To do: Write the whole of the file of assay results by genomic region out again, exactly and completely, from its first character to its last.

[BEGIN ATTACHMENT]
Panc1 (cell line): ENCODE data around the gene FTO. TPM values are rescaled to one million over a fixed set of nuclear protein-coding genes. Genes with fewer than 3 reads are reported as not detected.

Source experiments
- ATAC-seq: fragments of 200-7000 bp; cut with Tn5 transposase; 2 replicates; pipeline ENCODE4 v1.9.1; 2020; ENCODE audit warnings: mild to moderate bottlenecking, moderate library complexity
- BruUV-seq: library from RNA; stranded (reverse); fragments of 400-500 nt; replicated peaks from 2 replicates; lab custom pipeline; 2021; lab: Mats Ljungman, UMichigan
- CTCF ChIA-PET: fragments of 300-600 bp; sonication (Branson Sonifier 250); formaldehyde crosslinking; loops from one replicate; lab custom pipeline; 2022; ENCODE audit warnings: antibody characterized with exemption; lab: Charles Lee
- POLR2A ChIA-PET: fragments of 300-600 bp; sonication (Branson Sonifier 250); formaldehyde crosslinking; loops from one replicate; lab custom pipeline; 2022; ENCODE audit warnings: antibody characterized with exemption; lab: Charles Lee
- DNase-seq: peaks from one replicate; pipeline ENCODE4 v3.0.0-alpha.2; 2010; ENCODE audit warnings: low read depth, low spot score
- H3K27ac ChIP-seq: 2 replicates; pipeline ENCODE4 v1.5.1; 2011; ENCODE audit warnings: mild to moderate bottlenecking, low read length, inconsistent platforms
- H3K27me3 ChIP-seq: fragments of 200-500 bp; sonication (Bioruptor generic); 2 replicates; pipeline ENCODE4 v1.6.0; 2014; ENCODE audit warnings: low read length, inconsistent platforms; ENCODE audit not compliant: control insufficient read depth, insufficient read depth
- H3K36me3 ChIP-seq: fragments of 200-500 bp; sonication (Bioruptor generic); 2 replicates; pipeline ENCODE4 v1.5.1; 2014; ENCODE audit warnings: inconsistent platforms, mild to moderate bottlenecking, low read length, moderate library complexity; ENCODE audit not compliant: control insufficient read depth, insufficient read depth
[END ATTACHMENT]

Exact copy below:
Panc1 (cell line): ENCODE data around the gene FTO. TPM values are rescaled to one million over a fixed set of nuclear protein-coding genes. Genes with fewer than 3 reads are reported as not detected.

Source experiments
- ATAC-seq: fragments of 200-7000 bp; cut with Tn5 transposase; 2 replicates; pipeline ENCODE4 v1.9.1; 2020; ENCODE audit warnings: mild to moderate bottlenecking, moderate library complexity
- BruUV-seq: library from RNA; stranded (reverse); fragments of 400-500 nt; replicated peaks from 2 replicates; lab custom pipeline; 2021; lab: Mats Ljungman, UMichigan
- CTCF ChIA-PET: fragments of 300-600 bp; sonication (Branson Sonifier 250); formaldehyde crosslinking; loops from one replicate; lab custom pipeline; 2022; ENCODE audit warnings: antibody characterized with exemption; lab: Charles Lee
- POLR2A ChIA-PET: fragments of 300-600 bp; sonication (Branson Sonifier 250); formaldehyde crosslinking; loops from one replicate; lab custom pipeline; 2022; ENCODE audit warnings: antibody characterized with exemption; lab: Charles Lee
- DNase-seq: peaks from one replicate; pipeline ENCODE4 v3.0.0-alpha.2; 2010; ENCODE audit warnings: low read depth, low spot score
- H3K27ac ChIP-seq: 2 replicates; pipeline ENCODE4 v1.5.1; 2011; ENCODE audit warnings: mild to moderate bottlenecking, low read length, inconsistent platforms
- H3K27me3 ChIP-seq: fragments of 200-500 bp; sonication (Bioruptor generic); 2 replicates; pipeline ENCODE4 v1.6.0; 2014; ENCODE audit warnings: low read length, inconsistent platforms; ENCODE audit not compliant: control insufficient read depth, insufficient read depth
- H3K36me3 ChIP-seq: fragments of 200-500 bp; sonication (Bioruptor generic); 2 replicates; pipeline ENCODE4 v1.5.1; 2014; ENCODE audit warnings: inconsistent platforms, mild to moderate bottlenecking, low read length, moderate library complexity; ENCODE audit not compliant: control insufficient read depth, insufficient read depth